NSW Local Government Minister Paul Toole last week announced the five successful Joint Organisation pilots to be rolled out across the state, as part of the government's 'Fit for the Future' reforms that aim to strengthen local government and communities.
Mr Toole said Joint Organisations will enable councils to work together more effectively within their regions, as well as transform the way state and local government collaborate on key community priorities that cut across traditional boundaries such as jobs, planning and infrastructure.
"Establishing these new regional structures will make it easier to manage important projects, to better deliver the jobs, education, housing, roads, bridges, sports grounds, libraries and other facilities and services that regional and rural communities need," the Minister said.
The NSW Government is providing funding of $5.3 million, part of the Fit for the Future Fund worth up to $1 billion, to support the creation of Joint Organisations. The five regional groups of councils to pilot Joint Organisations are: Central West; Hunter; Illawarra; Namoi; and Riverina.
"The selected pilot regions include a diverse mix of councils which have demonstrated a strong history of effective collaboration and are ready to partner with the State to tackle some of the key issues in regional communities," Mr Toole said.
"The NSW Government understands that one size does not fit all for regional communities. It is critical to get Joint Organisations right so that they foster consistent collaboration, yet are flexible enough to meet individual community needs and to operate with minimal cost and red tape.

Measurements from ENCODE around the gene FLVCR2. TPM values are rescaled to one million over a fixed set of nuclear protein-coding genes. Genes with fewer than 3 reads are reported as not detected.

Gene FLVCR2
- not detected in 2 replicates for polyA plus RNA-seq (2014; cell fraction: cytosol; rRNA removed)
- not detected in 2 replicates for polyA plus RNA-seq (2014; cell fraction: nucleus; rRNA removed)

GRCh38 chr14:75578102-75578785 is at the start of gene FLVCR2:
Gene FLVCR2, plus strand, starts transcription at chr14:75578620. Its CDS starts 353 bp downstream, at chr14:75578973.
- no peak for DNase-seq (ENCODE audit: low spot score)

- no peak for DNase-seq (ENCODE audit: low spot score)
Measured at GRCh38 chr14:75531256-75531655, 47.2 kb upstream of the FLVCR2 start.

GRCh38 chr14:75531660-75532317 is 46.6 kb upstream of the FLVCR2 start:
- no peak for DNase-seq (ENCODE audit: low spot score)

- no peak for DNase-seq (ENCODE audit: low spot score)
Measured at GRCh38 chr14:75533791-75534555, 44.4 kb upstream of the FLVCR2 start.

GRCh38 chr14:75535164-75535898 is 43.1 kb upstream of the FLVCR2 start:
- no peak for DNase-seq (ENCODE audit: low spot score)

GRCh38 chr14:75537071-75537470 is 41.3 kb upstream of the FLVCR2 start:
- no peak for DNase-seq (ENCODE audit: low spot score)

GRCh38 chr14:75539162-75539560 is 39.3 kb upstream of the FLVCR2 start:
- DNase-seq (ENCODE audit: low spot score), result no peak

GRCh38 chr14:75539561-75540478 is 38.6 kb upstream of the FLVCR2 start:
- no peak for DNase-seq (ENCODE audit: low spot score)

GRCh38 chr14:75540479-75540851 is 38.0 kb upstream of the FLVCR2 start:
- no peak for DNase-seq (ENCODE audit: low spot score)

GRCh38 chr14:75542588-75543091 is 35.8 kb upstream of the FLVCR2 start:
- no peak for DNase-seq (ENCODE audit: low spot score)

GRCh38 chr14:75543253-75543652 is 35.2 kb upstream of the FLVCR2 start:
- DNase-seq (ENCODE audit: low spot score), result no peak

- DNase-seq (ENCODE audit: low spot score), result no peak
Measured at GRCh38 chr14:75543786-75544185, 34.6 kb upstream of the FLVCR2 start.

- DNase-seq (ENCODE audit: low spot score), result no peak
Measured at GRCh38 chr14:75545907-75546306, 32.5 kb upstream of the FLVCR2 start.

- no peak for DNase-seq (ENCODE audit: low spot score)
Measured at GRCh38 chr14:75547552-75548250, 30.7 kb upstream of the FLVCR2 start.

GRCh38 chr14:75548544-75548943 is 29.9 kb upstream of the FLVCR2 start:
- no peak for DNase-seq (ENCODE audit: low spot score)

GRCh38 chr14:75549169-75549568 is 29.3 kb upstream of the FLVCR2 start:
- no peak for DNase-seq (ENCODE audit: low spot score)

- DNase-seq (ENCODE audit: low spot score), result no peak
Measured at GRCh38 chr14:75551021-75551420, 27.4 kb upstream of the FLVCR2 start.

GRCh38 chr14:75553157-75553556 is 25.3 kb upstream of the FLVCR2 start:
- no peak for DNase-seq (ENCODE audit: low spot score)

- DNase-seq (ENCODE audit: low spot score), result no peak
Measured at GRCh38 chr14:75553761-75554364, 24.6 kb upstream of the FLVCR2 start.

"The pilots will commence shortly, beginning with a workshop in November to help initiate the process."
The announcement was welcomed by property development industry group, Urban Taskforce, who described the roll out of Joint Organisations as an excellent opportunity to take a more regional approach to planning.
"The Urban Taskforce has supported a joint organisation of councils approach for some years and it is therefore good to see the five pilots now getting underway," said CEO of the Urban Taskforce, Chris Johnson.
"The two urban groups of the Hunter and the Illawarra can demonstrate a successful model that could be applied to Sydney councils if amalgamations do not occur in all areas.
"The current Hunter Councils model where 11 councils share services is a good beginning but the big issue of a single centre of excellence for planning needs to be part of the pilot.
"A central planning office can develop specialist skills in strategic planning, assessments and infrastructure planning while increasing career prospects for young planners. The planners will also take a more independent position in the assessment of projects.
"It is encouraging to see that the Minister for Local Government has identified planning as a key community priority that cuts across traditional local government boundaries along with jobs and infrastructure.
"The Urban Taskforce is keen to be involved in the pilots to give a consumer perspective on how a shared service centre that includes planning can help with housing supply and the delivery of infrastructure. The future form of urban areas must come from a partnership between local government and the private sector development industry," Mr Johnson said.